Electroacupuncture is sometimes described as a variation of PNT mentioned above though many experts say it is an entirely separate therapy. It incorporates techniques of acupuncture but needles are attached to a device that generates electrical pulses. Electroacupuncture is used to treat a variety of chronic pain conditions, including heartburn. Auriculotherapy is a variation of electroacupuncture in which the ear, as a microsystem which reflects the entire body, is stimulated with electrical currents.
Iontophoresis employs electrical current to introduce medication through the skin. Iontophoresis is sometimes used to treat conditions such as back and neck pain, arthritic pain, rotator cuff injuries, tendinitis, bursitis and other joint pain.
Phonophoresis is a technique similar to iontophoresis described above which uses ultrasound instead of electricity to deliver medication through the skin.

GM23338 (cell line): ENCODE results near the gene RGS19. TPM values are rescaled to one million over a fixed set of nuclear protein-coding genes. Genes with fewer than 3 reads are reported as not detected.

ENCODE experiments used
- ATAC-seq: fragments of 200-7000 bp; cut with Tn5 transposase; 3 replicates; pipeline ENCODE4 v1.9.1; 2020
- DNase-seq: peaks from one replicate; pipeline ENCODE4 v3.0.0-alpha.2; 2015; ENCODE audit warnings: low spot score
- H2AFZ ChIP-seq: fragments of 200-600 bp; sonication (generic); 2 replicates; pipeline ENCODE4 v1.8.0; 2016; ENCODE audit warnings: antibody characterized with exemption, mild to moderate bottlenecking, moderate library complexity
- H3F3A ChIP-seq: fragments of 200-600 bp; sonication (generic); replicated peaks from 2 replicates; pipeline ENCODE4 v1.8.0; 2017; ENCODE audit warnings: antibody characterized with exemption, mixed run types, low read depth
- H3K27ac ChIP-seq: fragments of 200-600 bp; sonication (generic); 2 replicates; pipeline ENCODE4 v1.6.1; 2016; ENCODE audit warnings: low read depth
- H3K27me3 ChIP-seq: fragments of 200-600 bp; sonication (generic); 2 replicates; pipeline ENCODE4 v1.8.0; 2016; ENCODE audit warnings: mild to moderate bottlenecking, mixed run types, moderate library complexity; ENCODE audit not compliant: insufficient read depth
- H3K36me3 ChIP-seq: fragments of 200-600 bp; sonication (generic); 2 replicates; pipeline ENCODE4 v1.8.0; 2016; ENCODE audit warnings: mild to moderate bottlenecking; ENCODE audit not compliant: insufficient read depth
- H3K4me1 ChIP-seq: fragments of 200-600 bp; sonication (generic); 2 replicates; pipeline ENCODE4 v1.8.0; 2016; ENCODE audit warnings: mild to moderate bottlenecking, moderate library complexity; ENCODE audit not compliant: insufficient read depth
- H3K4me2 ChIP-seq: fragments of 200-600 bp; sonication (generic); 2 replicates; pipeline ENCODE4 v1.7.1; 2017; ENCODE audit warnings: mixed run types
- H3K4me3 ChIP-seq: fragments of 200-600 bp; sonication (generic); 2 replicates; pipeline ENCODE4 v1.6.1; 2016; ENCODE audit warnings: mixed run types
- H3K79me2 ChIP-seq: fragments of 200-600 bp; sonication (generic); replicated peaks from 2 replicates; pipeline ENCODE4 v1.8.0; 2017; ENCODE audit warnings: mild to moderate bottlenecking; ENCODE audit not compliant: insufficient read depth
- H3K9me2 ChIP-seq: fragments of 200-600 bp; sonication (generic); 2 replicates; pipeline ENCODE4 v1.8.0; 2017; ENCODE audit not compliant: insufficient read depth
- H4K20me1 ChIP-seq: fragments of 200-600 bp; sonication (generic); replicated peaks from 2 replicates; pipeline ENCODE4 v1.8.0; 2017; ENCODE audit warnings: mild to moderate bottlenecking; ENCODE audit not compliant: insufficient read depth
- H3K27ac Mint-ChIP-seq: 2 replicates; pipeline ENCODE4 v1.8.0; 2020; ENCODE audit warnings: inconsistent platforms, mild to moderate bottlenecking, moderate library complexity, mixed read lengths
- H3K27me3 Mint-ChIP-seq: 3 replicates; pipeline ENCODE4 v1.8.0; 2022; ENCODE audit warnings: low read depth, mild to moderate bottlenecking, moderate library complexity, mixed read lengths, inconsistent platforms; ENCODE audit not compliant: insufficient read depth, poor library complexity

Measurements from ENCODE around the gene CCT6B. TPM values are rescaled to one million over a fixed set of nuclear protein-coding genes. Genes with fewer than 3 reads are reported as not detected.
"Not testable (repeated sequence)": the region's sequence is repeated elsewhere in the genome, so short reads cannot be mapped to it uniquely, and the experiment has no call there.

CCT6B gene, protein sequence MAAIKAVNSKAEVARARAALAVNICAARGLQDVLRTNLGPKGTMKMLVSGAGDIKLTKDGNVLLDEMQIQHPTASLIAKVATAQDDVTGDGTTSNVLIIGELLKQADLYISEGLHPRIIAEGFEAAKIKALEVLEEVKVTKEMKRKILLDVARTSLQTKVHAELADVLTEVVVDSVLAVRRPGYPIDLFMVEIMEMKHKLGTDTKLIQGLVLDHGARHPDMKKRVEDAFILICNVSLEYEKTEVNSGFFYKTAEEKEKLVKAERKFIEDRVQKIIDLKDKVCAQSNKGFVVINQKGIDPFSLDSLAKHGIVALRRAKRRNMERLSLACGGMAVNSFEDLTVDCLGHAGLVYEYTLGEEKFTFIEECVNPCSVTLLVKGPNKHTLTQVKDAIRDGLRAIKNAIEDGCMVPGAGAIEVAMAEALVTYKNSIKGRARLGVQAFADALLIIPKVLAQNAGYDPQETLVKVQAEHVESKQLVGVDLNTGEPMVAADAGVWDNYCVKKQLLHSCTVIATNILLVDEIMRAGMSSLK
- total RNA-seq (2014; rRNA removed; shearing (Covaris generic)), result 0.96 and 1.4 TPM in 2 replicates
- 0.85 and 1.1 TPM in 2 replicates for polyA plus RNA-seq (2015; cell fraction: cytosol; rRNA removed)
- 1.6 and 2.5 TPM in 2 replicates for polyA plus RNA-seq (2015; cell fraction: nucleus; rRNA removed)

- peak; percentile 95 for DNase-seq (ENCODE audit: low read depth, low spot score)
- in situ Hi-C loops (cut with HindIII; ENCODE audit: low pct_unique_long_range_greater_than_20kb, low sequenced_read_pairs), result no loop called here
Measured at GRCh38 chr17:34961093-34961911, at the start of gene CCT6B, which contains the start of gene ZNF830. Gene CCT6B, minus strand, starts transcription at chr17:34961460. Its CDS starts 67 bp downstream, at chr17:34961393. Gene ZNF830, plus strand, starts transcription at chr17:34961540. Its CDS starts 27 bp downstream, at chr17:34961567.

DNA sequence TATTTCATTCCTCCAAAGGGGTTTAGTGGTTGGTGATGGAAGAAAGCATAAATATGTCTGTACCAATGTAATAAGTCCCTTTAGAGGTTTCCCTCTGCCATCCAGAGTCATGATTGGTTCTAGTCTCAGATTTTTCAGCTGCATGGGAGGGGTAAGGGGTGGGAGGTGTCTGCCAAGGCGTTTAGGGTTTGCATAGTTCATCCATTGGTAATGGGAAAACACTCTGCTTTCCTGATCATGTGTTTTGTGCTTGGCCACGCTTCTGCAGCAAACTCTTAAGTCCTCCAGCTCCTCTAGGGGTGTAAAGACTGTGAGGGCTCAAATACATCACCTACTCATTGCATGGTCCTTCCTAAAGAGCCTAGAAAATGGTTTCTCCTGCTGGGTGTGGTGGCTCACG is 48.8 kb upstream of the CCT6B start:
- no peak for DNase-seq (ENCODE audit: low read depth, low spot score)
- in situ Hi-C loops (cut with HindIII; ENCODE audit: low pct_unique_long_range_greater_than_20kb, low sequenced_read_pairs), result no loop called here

Microcurrent electrical therapy (MET) places electrodes on opposite sides of the body so that the extremely small electrical current flows through the injured or diseased part of the body and promotes healing and recovery.
Spinal cord stimulation (SCS). A small wire is surgically implanted under the skin to send low-level electrical signals to the spinal cord in order to block pain from being perceived in the brain. This method is sometimes used to treat chronic back pain.
Occipital neurostimulation (ONS). Electrodes are inserted beneath the skin at the base of the skull to treat severe head pain, including neuralgia and migraine.